During this wartime service, he wrote papers on treatment of abdominal wounds, on the treatment of gas gangrene with Eusol (a solution of hypochlorous acid)[17] and on shock and its treatment with gum saline and other intravenous infusions. His studies on blood pressure in shock resulted in his being invited to join the Medical Research Committee's small group on surgical shock whose other members included distinguished physiologists like E H Starling, W M Bayliss and the future Nobel laureates C S Sherrington and Henry Dale.[18]

Fraser's wartime observations were a major contribution to this committee who were to pioneer the scientific basis of fluid replacement in surgical shock.[19]

While an army surgeon, he was successful in stitching up a gunshot wound of a heart.[1]

He produced a book with Cuthbert Wallace about his medical experiences during the war, Surgery at a Casualty Clearing Station, which was published by A & C Black in 1918.[20] Many of the illustrations were produced by Fraser's wife.[21]

Post-war medical career[edit]

Royal Hospital For Sick Children, Sciennes, seen in 2011

On his return to Edinburgh, he was appointed surgeon to the Royal Hospital for Sick Children and the Royal Infirmary. In 1924 he was appointed to the Regius Chair of Clinical Surgery in succession to Sir Harold Stiles. He was elected a fellow of the Royal Society of Edinburgh in 1928, his proposers being Arthur Logan Turner, Harold Stiles, Arthur Robinson, James Hartley Ashworth and Sir James Arthur Ewing.[22]

He chaired the Advisory Committee on Blood Transfusion which set up blood banks in Scotland in 1939.[4]

Fraser's surgical career encompassed paediatric, abdominal, cardiothoracic and breast surgery and he wrote extensively on all of these.[2] At a time when surgery on the heart was unthinkable, Fraser kept his interest in its possibility. On 19 October 1940 he became the first surgeon in the British Isles to successfully ligate an uninfected patent ductus arteriosus,[1][23] two weeks after Oswald Tubbs had successfully ligated an infected ductus in London.[24] Robert Gross had performed the first in Boston in 1938.[25][26] Before retiring from surgery Fraser operated on 12 such cases.[2] In addition, he had performed left cervical sympathectomy for angina. His experience with O'Shaughnessy's cardio-omentopexy surgery was less successful.[1]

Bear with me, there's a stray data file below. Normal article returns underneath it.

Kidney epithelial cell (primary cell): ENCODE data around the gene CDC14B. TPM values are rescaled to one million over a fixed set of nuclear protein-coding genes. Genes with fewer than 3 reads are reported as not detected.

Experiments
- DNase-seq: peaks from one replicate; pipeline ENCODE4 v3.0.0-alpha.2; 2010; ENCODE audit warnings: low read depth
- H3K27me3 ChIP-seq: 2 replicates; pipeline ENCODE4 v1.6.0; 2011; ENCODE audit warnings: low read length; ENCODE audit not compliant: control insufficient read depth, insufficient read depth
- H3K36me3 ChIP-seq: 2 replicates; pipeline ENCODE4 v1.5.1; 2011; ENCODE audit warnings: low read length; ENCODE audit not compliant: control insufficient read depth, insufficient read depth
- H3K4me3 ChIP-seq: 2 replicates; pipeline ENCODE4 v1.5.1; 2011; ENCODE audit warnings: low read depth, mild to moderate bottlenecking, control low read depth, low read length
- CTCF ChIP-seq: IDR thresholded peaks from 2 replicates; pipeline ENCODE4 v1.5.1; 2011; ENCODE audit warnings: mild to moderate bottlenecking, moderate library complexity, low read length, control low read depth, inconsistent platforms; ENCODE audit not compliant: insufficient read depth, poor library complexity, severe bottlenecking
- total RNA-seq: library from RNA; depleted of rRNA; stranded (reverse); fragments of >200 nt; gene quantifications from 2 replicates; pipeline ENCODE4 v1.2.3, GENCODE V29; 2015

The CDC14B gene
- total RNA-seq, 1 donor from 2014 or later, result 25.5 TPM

In October 1944 he was appointed principal of the University of Edinburgh.[27] He was regarded as a major contributor of the golden age for Edinburgh surgery.[1]

Death and legacy[edit]

The workload strain of the Second World War contributed to his deteriorating health, and following his guided smooth transition of the university from war time to peacetime, Sir John Fraser died in Edinburgh on 1 December 1947.[3]

Honours[edit]

The Freedom of Tain was conferred upon Fraser in 1925.[28] He was awarded an Honorary Fellowship by the American College of Surgeons in 1926.[29][30]

He was Surgeon to the King in Scotland, and was created a Knight Commander of the Victorian Order (KCVO) in 1937.[3] In the 1943 Birthday Honours he was made a Baronet with the creation of the Fraser Baronetcy, of Tain in the County of Ross.[2] He was awarded the honorary degree of LL.D. by the University of Edinburgh in 1944.[31]

Preceded by
Thomas Henry Holland
Principals of Edinburgh University
1944–1948
Succeeded by
Edward Victor Appleton

Selected publications[edit]

References[edit]

  1. ^ a b c d e f g h i Surgeons' lives : Royal College of Surgeons of Edinburgh : an anthology of College Fellows over 500 years. Macintyre, Iain M. C., MacLaren, Iain., Royal College of Surgeons of Edinburgh. Edinburgh: Royal College of Surgeons of Edinburgh. 2005. pp. 188–189. ISBN 0950362093. OCLC 64773979. 
  2. ^ a b c d e f Graham, J. M. (March 1951). "Sir John Fraser and his contributions to surgery". Edinburgh Medical Journal. 58 (3): 105–124. ISSN 0367-1038. PMID 14840381. 
  3. ^ a b c d e f "Sir John Fraser", The Times, 4 December 1947, p 6.
  4. ^ a b Edinburgh., Royal College of Surgeons of (1995). Portraits, paintings & busts in the Royal College of Surgeons of Edinburgh. Masson, Alastair H. B. (Alastair Hugh Bailey). Edinburgh: The College. pp. 70–72. ISBN 0950362042. OCLC 33820105. 
  5. ^ Fraser, J. The study of 1000 cases of oblique inguinal hernia occurring in children. Thesis for the degree of ChM. University of Edinburgh, 1910.